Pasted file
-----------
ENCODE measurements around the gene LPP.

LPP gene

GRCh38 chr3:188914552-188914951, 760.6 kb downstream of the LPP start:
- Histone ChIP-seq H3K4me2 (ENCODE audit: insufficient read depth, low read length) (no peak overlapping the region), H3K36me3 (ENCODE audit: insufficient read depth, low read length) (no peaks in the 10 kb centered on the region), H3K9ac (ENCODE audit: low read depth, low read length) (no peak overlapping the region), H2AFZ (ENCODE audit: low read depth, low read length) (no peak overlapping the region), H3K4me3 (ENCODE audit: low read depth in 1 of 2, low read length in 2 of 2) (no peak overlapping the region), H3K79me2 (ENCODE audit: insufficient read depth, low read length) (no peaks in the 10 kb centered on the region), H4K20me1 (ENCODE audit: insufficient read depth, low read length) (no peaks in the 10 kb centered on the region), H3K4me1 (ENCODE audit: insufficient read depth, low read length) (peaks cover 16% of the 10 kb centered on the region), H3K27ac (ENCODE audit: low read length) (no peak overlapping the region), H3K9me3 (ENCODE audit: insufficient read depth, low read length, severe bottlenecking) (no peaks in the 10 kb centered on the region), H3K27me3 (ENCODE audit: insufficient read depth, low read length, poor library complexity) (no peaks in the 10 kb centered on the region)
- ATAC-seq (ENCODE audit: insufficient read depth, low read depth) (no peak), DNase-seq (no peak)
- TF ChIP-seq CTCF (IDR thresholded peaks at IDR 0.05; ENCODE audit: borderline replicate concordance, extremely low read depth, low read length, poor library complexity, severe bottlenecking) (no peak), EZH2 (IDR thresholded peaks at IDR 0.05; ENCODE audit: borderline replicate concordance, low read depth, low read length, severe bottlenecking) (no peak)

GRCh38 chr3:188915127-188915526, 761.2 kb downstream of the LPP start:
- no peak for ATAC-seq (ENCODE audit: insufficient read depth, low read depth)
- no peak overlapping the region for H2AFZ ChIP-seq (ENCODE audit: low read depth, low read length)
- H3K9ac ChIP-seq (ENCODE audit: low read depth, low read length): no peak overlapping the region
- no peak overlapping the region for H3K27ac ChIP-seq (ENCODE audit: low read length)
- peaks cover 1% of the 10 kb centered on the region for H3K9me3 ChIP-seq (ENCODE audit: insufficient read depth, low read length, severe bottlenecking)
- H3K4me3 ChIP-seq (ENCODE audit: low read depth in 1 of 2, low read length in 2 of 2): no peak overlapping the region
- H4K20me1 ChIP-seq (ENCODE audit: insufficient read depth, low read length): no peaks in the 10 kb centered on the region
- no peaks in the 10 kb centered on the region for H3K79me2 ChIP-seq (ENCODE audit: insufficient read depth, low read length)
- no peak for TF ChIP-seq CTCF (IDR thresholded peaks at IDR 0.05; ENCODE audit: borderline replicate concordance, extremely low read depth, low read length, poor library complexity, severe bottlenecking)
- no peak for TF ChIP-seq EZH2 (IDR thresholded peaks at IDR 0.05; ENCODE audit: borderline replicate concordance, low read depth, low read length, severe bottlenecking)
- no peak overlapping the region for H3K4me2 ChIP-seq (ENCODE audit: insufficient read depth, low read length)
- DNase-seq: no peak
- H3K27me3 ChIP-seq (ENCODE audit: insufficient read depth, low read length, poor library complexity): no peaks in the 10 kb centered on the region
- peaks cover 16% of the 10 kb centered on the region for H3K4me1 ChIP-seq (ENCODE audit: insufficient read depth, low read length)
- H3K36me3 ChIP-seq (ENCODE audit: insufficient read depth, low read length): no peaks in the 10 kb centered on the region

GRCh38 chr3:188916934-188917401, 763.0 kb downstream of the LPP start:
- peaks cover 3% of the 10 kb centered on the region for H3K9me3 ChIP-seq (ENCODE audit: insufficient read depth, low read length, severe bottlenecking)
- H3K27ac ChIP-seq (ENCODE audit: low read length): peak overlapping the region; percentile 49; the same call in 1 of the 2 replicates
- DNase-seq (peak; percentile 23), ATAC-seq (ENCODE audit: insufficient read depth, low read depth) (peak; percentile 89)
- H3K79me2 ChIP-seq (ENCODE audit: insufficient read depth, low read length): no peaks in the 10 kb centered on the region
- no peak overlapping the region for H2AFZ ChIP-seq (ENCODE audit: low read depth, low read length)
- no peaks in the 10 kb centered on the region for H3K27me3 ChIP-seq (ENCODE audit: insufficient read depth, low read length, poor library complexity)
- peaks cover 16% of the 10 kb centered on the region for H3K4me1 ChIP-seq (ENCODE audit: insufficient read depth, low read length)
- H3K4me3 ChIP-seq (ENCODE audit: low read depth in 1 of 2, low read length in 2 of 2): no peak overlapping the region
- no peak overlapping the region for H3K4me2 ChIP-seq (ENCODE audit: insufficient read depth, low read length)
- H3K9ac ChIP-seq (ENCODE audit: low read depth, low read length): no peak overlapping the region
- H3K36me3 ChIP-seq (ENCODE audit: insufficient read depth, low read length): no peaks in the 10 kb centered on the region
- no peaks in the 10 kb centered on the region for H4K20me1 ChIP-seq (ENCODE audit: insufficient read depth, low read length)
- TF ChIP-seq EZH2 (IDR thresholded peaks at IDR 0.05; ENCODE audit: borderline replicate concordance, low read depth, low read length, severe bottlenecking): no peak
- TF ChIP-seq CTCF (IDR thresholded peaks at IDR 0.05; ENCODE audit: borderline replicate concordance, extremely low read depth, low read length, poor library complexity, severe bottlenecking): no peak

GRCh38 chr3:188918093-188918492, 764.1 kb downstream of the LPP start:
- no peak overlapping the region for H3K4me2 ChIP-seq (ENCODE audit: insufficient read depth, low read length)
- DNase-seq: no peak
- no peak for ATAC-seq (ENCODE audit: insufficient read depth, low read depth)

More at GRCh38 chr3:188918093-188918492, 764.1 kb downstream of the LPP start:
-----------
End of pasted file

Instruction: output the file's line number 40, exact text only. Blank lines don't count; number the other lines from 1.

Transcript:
- DNase-seq: no peak